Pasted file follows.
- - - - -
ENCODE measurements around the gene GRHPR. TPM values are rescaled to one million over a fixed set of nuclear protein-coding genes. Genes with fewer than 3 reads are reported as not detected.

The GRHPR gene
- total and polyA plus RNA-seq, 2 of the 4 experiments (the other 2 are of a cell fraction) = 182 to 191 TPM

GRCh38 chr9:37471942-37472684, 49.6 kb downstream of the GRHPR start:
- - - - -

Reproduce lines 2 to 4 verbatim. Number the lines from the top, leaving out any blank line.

The GRHPR gene
- total and polyA plus RNA-seq, 2 of the 4 experiments (the other 2 are of a cell fraction) = 182 to 191 TPM

GRCh38 chr9:37471942-37472684, 49.6 kb downstream of the GRHPR start: